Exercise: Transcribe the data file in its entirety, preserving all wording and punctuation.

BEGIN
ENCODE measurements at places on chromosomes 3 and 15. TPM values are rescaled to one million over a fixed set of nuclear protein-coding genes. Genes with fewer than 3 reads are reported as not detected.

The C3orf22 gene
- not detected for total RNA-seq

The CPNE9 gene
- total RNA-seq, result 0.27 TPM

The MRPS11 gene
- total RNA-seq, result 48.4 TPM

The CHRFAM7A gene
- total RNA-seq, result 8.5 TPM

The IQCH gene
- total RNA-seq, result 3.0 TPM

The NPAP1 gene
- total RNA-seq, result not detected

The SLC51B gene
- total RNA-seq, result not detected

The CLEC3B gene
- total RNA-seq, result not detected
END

ENCODE measurements at places on chromosomes 3 and 15. TPM values are rescaled to one million over a fixed set of nuclear protein-coding genes. Genes with fewer than 3 reads are reported as not detected.

The C3orf22 gene
- not detected for total RNA-seq

The CPNE9 gene
- total RNA-seq, result 0.27 TPM

The MRPS11 gene
- total RNA-seq, result 48.4 TPM

The CHRFAM7A gene
- total RNA-seq, result 8.5 TPM

The IQCH gene
- total RNA-seq, result 3.0 TPM

The NPAP1 gene
- total RNA-seq, result not detected

The SLC51B gene
- total RNA-seq, result not detected

The CLEC3B gene
- total RNA-seq, result not detected